Kampala. Funeral homes have called on government to waive taxes on funeral management equipment to enable them boost their services and in turn pass on affordable prices to the public.
Speaking to the media at the A-Plus-managed Mengo Funeral Palour in Kampala recently, A-Plus Group chief executive officer Ronald Zake said: “High taxes have pushed away potential customers as the cost of service is passed on to the final consumer in form of high charges.”
He argued that most people that lose their loved ones are always in grief and by the time they move to take up the services of funeral homes, they are already in financial distress after spending on medical bills.
“It is at this critical time that people need affordable services to see them through moments of anguish,” he said.
Mr Zake said tax exemption on funeral management services will enable service providers to boost their business and expand to other regions across the country.
A-Plus Funeral Management plans to inject Sh1b in an expansion drive this year to set up funeral homes in Mbarara, Fort Portal, Gulu and Tororo and offer mortuary management services.
Mr Zake also revealed that Memoranda of Understanding (MoU) have been signed with St Anthony Hospital in Tororo, Lacor Hospital in Gulu and Kabarole Hospital in Fort Portal to take their services nearer to the people.
Insurers have since the re-instating of the 18 per cent Value Added Tax (VAT) on insurance services, increment of stamp duty and raising withholding tax in the 2013/14 national budget, been asking government to review these taxes but their pleas have fallen on deaf ears. This has continued to affect the industry more so the funeral insurance that is still in infancy.
Government, for instance, re-instated the 18 per cent VAT on insurance services, increased stamp duty from Shs35,000 to Shs50,000, and raised withholding tax from 5 per cent to 10 per cent, which insurers say increased the cost of insurance services.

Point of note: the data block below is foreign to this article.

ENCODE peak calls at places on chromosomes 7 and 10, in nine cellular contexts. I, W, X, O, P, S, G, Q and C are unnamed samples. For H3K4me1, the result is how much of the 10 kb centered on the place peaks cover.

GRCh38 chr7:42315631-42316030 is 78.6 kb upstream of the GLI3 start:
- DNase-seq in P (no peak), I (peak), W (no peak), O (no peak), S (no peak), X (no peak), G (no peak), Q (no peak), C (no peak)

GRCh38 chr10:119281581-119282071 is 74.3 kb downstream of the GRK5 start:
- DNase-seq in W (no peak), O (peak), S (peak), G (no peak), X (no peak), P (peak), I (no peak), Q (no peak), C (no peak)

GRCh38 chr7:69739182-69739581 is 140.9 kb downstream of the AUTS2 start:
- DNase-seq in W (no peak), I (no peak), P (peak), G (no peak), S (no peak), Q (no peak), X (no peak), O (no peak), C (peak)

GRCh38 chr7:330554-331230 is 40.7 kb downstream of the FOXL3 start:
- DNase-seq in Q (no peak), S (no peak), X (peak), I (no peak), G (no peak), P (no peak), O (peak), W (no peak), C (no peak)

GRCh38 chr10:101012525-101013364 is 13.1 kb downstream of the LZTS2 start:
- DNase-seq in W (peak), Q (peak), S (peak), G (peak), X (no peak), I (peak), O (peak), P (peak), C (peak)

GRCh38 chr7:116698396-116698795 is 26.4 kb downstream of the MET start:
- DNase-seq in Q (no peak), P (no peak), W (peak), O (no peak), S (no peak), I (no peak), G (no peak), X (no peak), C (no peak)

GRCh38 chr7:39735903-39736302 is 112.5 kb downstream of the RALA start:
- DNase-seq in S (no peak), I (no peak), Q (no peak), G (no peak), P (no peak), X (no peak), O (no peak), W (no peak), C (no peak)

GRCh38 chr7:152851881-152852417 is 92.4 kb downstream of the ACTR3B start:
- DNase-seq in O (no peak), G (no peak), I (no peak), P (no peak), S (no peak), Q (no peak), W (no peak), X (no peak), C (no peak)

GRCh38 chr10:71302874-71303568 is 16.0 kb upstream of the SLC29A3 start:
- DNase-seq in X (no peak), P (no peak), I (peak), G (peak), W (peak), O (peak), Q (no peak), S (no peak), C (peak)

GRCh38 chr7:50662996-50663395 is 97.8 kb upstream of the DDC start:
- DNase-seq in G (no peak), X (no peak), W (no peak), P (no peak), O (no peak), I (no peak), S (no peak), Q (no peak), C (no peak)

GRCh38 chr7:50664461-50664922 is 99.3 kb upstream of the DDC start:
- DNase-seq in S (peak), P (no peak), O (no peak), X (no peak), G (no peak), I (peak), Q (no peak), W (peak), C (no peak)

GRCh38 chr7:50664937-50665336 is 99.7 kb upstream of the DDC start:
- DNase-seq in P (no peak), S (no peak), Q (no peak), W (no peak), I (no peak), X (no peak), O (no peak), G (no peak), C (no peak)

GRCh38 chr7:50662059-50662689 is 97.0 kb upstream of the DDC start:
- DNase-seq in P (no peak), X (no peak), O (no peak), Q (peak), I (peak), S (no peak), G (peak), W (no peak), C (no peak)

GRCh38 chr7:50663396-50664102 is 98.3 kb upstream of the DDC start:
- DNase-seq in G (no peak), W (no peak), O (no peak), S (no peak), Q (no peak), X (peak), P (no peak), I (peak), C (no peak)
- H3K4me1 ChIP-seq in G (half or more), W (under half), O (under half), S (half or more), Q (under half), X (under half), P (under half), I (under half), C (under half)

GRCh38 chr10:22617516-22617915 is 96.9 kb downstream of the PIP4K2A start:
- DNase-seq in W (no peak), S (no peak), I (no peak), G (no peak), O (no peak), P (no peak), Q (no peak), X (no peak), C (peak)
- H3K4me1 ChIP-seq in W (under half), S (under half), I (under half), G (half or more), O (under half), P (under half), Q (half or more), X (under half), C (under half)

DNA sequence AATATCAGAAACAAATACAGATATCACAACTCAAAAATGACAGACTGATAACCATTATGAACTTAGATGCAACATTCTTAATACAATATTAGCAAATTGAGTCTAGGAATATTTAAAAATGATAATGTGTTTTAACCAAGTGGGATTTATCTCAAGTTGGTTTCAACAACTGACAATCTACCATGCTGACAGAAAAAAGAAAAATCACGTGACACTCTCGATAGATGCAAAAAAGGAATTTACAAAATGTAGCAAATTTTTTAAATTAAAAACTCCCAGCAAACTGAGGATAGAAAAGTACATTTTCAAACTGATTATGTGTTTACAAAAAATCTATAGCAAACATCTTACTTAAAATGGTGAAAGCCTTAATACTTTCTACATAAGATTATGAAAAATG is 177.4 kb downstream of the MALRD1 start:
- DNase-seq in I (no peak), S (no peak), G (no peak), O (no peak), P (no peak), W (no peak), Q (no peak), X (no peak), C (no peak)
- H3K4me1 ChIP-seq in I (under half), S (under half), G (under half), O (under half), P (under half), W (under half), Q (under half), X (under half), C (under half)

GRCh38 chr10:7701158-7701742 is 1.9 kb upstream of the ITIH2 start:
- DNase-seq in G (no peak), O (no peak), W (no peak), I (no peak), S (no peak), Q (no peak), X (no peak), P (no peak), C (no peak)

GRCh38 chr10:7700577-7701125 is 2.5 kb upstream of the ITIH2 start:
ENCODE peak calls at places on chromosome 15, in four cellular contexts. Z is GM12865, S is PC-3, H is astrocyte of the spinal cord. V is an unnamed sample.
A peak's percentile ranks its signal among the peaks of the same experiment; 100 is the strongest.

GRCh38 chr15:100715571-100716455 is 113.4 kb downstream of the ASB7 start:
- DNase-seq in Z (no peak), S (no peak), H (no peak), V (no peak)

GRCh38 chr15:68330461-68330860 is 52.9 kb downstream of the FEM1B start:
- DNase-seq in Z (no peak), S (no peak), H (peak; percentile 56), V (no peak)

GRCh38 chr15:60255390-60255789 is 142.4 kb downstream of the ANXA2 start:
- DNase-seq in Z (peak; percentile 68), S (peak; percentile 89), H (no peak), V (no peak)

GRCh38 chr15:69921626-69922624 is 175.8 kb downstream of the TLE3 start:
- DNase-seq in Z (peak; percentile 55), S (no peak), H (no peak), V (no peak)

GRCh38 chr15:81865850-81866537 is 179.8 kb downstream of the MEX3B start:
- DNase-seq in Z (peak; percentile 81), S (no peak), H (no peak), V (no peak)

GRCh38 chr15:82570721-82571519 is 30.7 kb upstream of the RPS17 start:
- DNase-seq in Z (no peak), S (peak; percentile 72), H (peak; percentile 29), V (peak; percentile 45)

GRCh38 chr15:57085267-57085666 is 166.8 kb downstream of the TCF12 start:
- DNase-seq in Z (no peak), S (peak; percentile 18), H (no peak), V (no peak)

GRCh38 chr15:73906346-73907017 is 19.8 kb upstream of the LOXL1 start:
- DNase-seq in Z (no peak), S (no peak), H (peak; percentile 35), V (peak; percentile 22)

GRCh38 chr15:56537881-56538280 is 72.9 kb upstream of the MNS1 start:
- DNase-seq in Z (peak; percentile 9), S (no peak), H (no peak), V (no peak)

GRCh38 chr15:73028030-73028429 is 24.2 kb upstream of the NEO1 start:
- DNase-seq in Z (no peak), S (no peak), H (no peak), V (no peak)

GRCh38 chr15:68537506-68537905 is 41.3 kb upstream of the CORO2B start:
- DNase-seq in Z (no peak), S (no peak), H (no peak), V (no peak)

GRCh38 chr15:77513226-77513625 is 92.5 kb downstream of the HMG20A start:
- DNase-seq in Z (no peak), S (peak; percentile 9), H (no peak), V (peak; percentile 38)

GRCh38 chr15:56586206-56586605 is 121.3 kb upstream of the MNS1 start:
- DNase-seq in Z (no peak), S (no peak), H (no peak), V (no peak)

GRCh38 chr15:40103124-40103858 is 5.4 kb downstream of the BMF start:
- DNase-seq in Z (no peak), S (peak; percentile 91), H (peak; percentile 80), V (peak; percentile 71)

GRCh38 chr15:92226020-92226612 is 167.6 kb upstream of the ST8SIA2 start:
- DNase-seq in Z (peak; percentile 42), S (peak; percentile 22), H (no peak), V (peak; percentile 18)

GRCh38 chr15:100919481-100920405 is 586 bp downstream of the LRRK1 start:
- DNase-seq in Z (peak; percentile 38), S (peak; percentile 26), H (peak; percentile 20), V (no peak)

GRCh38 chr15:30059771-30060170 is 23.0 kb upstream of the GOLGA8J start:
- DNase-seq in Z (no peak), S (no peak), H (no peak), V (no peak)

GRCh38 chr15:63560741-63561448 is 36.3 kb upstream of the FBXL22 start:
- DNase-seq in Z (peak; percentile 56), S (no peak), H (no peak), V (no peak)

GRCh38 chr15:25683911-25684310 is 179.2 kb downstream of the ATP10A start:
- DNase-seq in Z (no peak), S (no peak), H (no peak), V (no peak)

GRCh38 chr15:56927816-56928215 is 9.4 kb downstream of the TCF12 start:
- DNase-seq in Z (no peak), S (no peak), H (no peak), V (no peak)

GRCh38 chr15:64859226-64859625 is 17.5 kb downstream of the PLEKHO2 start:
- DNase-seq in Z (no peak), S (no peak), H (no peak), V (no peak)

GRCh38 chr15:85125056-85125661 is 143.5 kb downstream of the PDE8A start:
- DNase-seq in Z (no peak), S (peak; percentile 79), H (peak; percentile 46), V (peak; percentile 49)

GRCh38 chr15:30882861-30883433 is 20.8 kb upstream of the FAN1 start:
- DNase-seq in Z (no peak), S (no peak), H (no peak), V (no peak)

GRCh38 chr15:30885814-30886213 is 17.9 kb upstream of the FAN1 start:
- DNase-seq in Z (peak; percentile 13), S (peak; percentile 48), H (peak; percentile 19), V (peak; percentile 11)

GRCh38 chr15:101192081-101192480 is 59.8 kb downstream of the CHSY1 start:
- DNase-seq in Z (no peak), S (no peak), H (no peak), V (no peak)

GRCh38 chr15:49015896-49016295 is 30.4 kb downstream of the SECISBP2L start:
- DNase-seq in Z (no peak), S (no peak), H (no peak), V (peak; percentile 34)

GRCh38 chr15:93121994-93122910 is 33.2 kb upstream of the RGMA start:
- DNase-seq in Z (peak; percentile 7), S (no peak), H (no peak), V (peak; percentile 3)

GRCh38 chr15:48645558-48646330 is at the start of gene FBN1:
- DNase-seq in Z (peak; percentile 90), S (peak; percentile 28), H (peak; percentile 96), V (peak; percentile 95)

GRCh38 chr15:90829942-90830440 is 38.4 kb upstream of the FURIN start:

Lion Assurance managing director Newton Jazire said the so many taxes on insurance services have forced some potential insurance services consumers to refrain from buying them due to increased costs.
The taxes saw the insurance industry post a modest growth of 6.9 per cent growth in 2014, compared to the 31 per cent growth posted in 2013, prior to the re-introduction and upward revision of taxes.
Mr Ibrahim Kaddunabbi Lubega, the chief executive officer Insurance Regulatory Authority, said insurance industry players need to come up with a good case which can be put forward to Uganda Revenue Authority and government for review if they want to be exempted.
“If the case is good, then the funeral insurance service providers can be exempted,” he said.
A-Plus operates a funeral parlour in Kampala where it provides services including modern body storage, embalmment, post-mortem, dressing, caskets and international repatriations, among others.
Body storage costs Shs30,000 for the first day, and thereafter Shs10,000 each successive day.
Vehicles imported for use in funeral business are tax exempt since they are categorised as ambulances, but technology applied in cold rooms, imported caskets and other related equipment still attract taxes like import duty and VAT.